Brief Outline for Lutz & Arent Chapter

3 downloads 151 Views 402KB Size Report
the 1994 congressional Dietary Supplement Health and Education Act [1], it was reported that there were an estimated 600 dietary supplement manufacturers in the United States producing in the neighborhood of 4,000 ...... 103rd Congress.

1

Chapter 2: The Psychology of Supplementation in Sport and Exercise: Motivational Antecedents and Biobehavioral Outcomes Rafer Lutz PhD, Shawn Arent PhD, CSCS

Abstract Research concerning the physiological and biobehavioral effects of supplements commonly used in sport or exercise settings has multiplied rapidly over the last decade. However, less attention has been directed to understanding the motivational pathways leading to sport and exercise supplement use. This chapter summarizes known usage rates for sport/fitness supplements and describes motivational theories and constructs which may be of use for understanding individuals’ use of these substances. In this respect, we contend that researchers should consider behavioral approaches, the theory of planned behavior, balance theory, achievement goal theory, social physique anxiety, and muscle dysmorphia as useful for developing an understanding of the psychological influences on supplement use. For some of the latter theories/constructs, research has already shown support for their explanatory abilities, whereas research is scant and the utility for understanding sport/exercise supplement use is yet to be determined for many of the theories. In addition to describing the motivation behind supplement use, this chapter summarizes the biobehavioral effects of a select group of supplements commonly used to improve performance, fitness, or health. Specifically, we consider psychobiological effects of caffeine, creatine, Ginkgo biloba, and St. John’s wort related to enhanced arousal, improved memory and cognition, enhanced brain function and protection, and reduced depression. There is promising initial evidence for the efficacy of these compounds in producing favorable psychological outcomes, though certain shortcomings of many studies on these compounds must be taken into account before reaching definitive conclusions.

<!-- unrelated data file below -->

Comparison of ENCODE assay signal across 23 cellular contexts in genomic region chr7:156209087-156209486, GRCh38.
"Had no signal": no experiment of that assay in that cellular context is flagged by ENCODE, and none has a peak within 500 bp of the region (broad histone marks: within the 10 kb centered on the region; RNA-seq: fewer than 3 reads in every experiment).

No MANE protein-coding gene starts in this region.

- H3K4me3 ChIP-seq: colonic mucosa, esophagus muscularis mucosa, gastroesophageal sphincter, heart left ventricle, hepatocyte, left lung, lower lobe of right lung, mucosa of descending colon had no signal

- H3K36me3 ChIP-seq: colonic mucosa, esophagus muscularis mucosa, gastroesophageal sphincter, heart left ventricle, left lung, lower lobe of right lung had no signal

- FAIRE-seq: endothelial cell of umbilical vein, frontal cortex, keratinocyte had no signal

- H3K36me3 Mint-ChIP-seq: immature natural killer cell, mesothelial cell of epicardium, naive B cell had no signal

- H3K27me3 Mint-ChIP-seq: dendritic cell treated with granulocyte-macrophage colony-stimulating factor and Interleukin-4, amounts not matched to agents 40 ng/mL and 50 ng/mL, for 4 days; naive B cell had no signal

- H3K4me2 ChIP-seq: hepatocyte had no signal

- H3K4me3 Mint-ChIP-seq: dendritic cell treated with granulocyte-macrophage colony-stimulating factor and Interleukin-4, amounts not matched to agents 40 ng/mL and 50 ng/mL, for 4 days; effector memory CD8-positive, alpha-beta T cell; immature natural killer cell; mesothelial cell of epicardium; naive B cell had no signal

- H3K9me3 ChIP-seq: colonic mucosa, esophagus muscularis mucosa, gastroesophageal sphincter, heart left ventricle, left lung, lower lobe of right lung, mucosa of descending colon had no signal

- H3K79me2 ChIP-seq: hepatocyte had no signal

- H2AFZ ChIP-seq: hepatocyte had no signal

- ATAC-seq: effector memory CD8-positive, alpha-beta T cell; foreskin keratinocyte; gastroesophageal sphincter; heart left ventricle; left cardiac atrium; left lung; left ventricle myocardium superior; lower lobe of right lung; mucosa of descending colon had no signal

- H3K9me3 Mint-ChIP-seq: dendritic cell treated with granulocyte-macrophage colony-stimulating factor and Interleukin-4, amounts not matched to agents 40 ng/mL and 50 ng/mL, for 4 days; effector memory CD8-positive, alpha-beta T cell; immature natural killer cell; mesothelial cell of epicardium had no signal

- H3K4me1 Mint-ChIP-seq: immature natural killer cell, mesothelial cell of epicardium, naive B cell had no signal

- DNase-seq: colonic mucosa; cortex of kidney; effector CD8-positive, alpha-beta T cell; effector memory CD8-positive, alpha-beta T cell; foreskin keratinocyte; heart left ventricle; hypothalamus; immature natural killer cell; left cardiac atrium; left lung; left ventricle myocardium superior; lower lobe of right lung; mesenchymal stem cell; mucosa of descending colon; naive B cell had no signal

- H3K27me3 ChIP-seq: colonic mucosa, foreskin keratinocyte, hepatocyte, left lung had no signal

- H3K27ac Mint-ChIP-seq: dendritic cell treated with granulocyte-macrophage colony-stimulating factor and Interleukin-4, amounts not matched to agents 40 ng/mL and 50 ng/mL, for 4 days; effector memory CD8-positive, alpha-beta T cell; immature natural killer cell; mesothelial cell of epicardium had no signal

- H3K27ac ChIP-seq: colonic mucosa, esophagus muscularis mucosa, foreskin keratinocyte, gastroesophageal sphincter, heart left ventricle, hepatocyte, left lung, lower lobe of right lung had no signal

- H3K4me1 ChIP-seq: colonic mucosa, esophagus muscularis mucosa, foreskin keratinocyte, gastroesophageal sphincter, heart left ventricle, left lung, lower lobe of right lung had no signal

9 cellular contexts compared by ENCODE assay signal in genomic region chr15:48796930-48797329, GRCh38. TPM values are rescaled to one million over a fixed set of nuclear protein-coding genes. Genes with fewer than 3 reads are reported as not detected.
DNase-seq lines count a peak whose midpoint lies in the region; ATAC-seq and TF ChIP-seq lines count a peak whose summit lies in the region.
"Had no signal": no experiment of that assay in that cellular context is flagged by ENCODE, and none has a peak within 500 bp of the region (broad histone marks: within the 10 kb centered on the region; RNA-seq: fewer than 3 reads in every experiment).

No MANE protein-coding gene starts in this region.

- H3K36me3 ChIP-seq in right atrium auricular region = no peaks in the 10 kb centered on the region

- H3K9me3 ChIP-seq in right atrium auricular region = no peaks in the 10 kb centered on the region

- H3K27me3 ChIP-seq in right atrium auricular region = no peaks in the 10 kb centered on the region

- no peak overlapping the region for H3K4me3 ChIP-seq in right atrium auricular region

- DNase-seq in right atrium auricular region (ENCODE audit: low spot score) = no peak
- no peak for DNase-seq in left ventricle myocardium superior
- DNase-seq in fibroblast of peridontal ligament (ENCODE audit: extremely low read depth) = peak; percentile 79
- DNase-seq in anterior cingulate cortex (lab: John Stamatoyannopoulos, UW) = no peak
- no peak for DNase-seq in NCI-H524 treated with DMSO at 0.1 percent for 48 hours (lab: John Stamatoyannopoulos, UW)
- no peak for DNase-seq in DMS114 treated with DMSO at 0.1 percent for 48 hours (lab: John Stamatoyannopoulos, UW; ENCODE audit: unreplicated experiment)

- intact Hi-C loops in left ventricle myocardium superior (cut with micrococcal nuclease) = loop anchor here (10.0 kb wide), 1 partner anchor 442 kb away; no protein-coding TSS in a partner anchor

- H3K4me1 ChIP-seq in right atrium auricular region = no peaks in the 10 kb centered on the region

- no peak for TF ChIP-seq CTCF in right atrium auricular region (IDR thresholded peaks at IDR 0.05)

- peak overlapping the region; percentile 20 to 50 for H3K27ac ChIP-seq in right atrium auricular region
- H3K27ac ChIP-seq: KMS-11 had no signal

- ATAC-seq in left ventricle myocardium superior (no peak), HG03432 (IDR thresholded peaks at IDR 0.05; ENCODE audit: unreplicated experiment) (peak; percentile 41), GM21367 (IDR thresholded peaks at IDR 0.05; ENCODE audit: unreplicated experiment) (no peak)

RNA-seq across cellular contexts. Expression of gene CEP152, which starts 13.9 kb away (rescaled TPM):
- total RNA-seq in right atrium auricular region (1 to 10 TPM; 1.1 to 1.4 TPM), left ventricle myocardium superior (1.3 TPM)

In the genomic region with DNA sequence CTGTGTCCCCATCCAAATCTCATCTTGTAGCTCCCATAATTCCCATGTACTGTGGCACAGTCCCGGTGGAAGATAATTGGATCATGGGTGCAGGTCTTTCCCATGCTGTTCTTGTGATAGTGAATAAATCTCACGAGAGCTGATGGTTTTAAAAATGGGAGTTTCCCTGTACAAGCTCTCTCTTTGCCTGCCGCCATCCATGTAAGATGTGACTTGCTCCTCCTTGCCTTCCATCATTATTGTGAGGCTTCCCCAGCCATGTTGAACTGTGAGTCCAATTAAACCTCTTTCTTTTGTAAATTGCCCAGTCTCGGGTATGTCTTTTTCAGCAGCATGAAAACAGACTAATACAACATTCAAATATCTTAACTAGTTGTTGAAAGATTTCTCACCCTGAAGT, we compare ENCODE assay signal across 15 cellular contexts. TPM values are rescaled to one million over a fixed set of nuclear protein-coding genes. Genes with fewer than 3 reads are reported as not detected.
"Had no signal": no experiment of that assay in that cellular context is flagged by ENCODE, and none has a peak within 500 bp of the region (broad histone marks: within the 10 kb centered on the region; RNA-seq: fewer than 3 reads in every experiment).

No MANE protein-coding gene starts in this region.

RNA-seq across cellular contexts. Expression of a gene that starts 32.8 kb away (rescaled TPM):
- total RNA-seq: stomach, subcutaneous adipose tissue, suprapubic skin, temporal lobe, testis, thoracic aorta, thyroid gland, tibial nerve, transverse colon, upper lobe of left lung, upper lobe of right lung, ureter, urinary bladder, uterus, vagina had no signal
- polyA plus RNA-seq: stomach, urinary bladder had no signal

Keywords: attitudes, norms, persuasion, goal orientations, motivational climate, body image, creatine, caffeine, Ginkgo, St. John’s wort.

Introduction Of the more amazing news stories in the sport world over the years, there was shocking news that Terrell Owens, all-pro receiver for the Dallas Cowboys had attempted suicide and had been rushed

2

to the hospital. Later, reports indicated that he was hospitalized due to a reaction caused by mixing painkillers prescribed for his broken hand and his daily supplements. Terrell denied that he had attempted suicide, and Dallas police closed their investigation labeling it an "accidental overdose." While there is a lot of drama and attention surrounding such high profile cases, it does show some of the reason for concern in a largely unregulated and sometimes poorly researched industry. As supplement use has grown in sport and exercise settings, it becomes increasingly important to understand the reasons for use of supplements. Additionally, while many supplements target physiological systems, it is important to understand that these systems impact behavior (and vice-versa). Such interactions of biological processes and behavior are termed biobehavioral effects and represent the intersection of the fields of physiology and psychology. The growth of the overall supplement industry over the past decade is startling. As long ago as the 1994 congressional Dietary Supplement Health and Education Act [1], it was reported that there were an estimated 600 dietary supplement manufacturers in the United States producing in the neighborhood of 4,000 products. The total annual sales of these products were estimated to be at least $4 billion [1]. In 1998, this figure had grown to $13.9 billion and by 2006 equaled $21.3 billion [2]. Anecdotally, it seems there are several motivations for this explosion in the use of supplements in sport and exercise – the increase in overweight and obesity and the pursuit of an ideal body shape has likely spurred the growth of supplements purporting to aid weight loss, media portrayal of “ideal” body images for males may be causing adolescent and adult males to increase supplement use to increase muscle size, and the everincreasing stakes in the sporting world seems to be causing athletes to continue to strive for new ways to gain an edge on the competition. As an initial foray into the psychology of supplementation, this chapter proposes to look at three questions: 1) What do we know about the prevalence of supplement use, particularly considering supplementation among athletic populations or among those trying to gain muscle mass or lose weight, 2) What accounts for the motivations causing the explosive growth in the sport and exercise/weight loss supplement industry? and 3) What do we know about psychobiological outcomes related to sport performance, fitness, and health for a select group of supplements with purported biobehavioral effects? Reviewing the literature considering each of the latter three questions reveals some interesting research

3